Feminist abolitionists, such as the Coalition Against Trafficking in Women, aim to increase the criminalization of the sex industry and to use anti-trafficking laws to target commercial sex in general.
They define “sex trafficking” as encompassing all commercial sex, even if voluntary or consensual, and not limited to those who are forced into prostitution against their will. (See more here)
Other feminist groups advocate for anti-trafficking laws to protect persons forced into any type of labor — whether farm laborers or sex workers. This broader emphasis on addressing all labor sectors in anti-trafficking legislation was developed by three groups: the Foundation Against Trafficking in Women (STV), the Global Alliance Against Traffic in Women (GAATW), and the International Human Rights Law Group, now known as Global Rights. They prepared “Human Rights Standards for the Treatment of Trafficked Persons” as the basis for an anti-trafficking movement combating all labor exploitation and not simply focusing on “sex trafficking.” A recent GAATW report, Collateral Damage, outlines the violations that have occurred from misdirected anti-trafficking efforts that extend beyond those human rights standards.
Policies That Hurt
The anti-trafficking laws in the U.S. also took another frustrating turn in 2002 when the Bush administration declared that “organizations advocating prostitution as an employment choice or which advocate or support the legalization of prostitution are not appropriate partners for USAID anti-trafficking grants or contracts.” This “anti-prostitution loyalty oath” became part of the Trafficking Victims Protection Reauthorization Act of 2003 and was incorporated into HIV-AIDS funding.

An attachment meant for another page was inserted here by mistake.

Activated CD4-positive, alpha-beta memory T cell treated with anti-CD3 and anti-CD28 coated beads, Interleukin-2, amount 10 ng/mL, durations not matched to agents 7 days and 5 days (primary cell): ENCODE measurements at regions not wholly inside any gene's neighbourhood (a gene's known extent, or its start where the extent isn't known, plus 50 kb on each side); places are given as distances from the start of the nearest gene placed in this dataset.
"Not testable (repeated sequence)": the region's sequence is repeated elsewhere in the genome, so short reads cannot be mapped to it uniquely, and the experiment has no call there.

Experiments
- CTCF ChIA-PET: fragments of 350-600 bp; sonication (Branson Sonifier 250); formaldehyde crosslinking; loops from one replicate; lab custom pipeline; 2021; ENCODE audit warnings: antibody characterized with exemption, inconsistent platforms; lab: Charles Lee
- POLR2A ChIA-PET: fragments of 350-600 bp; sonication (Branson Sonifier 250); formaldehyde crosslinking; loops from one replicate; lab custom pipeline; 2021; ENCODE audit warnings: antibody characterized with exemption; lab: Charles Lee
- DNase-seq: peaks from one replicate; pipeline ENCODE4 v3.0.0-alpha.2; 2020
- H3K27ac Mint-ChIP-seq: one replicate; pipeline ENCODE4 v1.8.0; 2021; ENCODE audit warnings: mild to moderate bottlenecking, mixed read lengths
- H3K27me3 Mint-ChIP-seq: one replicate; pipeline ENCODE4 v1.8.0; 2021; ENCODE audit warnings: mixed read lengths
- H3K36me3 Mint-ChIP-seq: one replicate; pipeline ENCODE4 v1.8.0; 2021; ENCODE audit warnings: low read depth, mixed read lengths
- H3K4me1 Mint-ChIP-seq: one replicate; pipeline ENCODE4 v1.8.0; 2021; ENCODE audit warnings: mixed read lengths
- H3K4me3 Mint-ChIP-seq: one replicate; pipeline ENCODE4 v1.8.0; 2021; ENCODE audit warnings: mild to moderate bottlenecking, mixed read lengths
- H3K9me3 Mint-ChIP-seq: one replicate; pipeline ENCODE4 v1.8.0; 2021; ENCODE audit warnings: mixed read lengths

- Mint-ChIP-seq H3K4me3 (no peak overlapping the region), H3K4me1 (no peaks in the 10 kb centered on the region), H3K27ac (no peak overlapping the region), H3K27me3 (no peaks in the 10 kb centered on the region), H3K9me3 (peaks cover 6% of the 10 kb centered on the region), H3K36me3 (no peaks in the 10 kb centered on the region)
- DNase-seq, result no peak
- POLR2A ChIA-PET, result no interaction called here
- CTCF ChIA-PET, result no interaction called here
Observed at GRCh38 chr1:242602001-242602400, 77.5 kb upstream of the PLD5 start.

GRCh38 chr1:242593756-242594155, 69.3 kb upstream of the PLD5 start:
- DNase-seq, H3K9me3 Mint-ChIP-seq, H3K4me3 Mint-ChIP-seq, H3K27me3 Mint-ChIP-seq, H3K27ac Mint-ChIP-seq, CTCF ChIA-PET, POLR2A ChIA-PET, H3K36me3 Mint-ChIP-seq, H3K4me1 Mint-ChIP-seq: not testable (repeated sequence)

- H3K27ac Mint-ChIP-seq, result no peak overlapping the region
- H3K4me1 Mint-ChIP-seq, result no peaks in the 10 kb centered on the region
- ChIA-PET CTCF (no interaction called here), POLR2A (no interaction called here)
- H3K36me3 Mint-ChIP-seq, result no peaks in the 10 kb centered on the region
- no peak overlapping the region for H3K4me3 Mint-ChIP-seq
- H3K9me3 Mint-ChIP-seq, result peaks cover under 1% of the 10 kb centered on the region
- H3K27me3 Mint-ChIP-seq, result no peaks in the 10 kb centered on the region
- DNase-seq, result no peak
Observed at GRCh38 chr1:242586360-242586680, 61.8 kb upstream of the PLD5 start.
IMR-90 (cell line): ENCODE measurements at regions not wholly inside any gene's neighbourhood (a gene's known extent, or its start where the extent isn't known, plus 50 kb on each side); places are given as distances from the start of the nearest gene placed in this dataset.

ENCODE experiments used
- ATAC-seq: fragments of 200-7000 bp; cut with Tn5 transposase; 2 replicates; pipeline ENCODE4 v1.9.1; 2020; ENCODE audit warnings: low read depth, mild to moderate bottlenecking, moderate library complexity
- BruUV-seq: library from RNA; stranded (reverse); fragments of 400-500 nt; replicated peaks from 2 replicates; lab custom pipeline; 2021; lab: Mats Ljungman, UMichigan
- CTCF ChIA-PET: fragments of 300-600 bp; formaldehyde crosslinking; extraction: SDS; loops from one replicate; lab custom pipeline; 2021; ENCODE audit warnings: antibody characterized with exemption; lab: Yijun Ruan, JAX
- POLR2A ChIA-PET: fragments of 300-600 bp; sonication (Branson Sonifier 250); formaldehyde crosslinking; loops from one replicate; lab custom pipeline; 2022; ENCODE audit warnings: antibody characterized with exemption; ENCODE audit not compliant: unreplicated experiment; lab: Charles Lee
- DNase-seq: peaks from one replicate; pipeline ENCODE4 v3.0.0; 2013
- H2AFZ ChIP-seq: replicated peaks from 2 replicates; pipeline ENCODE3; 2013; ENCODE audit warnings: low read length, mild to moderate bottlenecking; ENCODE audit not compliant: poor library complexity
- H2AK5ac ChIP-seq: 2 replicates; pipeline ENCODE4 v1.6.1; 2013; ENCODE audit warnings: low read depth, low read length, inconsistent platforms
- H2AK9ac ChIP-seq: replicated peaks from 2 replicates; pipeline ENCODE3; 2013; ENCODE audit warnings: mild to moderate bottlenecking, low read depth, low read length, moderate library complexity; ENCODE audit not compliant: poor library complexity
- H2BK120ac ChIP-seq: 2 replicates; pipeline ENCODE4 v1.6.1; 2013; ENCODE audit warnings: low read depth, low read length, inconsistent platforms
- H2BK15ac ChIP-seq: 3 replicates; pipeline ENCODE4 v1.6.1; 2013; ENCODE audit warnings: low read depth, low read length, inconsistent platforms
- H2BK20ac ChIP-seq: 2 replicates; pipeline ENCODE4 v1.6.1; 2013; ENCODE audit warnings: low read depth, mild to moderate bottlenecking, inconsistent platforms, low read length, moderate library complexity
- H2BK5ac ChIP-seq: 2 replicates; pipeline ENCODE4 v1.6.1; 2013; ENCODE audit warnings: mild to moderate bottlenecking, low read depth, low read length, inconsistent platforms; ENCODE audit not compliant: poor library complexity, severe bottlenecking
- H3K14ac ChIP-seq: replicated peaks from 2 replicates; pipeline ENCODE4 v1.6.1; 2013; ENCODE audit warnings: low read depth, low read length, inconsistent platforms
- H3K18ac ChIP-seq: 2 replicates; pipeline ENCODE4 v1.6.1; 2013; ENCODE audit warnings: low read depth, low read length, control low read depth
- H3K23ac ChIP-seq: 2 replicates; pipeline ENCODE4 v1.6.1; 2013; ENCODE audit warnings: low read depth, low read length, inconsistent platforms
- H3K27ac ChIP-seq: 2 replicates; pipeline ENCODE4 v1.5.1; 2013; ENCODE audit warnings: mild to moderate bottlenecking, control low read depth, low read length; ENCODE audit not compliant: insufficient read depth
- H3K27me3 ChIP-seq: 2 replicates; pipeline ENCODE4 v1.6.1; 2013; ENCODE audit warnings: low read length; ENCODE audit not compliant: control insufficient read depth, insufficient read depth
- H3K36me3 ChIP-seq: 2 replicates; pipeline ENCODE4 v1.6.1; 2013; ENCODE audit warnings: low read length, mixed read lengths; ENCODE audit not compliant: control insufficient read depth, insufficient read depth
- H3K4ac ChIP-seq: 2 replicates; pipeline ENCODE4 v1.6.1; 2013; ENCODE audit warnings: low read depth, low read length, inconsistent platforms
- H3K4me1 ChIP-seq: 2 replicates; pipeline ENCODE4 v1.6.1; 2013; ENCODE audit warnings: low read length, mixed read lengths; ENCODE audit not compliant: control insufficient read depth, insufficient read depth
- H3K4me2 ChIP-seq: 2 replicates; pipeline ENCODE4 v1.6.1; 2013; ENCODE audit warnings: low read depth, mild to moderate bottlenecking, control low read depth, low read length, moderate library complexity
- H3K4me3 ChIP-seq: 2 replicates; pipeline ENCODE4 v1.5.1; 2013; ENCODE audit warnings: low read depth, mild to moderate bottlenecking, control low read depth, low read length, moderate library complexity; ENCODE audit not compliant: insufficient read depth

This type of restriction on what policy organizations may or may not do with funding follows the pattern of the “global gag rule” applied by the Bush administration to limit family planning funding. Under the “global gag rule,” organizations receiving funds may not provide or refer for legal abortions; under the “anti-prostitution loyalty pledge,” organizations may not advocate for sex workers’ rights.
The “anti-prostitution loyalty oath” resulted in a severe reduction in services to sex workers and exclusion of sex workers from providing services to their own communities. In 2003, Brazil turned down 40 million dollars in AIDS funding rather than comply with this discrimination.
Finally, the U.S. government has pressured some countries to criminalize all prostitution, a proposal that has resulted in disastrous conditions for women in Cambodia with evictions, detentions and reported police abuse.
Sex Workers Organize
The recent escalation of punitive prostitution policies is taking place at the same time as a growing sex worker rights movement around the globe.
The goals of these sex worker organizations are diverse, focusing on local issues including police abuse, corruption and health advocacy. Cultural festivals and observances, such as International Day to End Violence Against Sex Workers, are shared by organizations from Thailand to the UK. Rights advocates look toward model laws in New Zealand, receiving high marks in a May 2008 report. for improving the health and safety of sex workers. A self-regulatory system was developed by Durbar Mahila Samanwaya Committee, a forum of 65,000 sex workers based in West Bengal, India, with a credit union, anti-violence program and a wide range of cultural and political programs.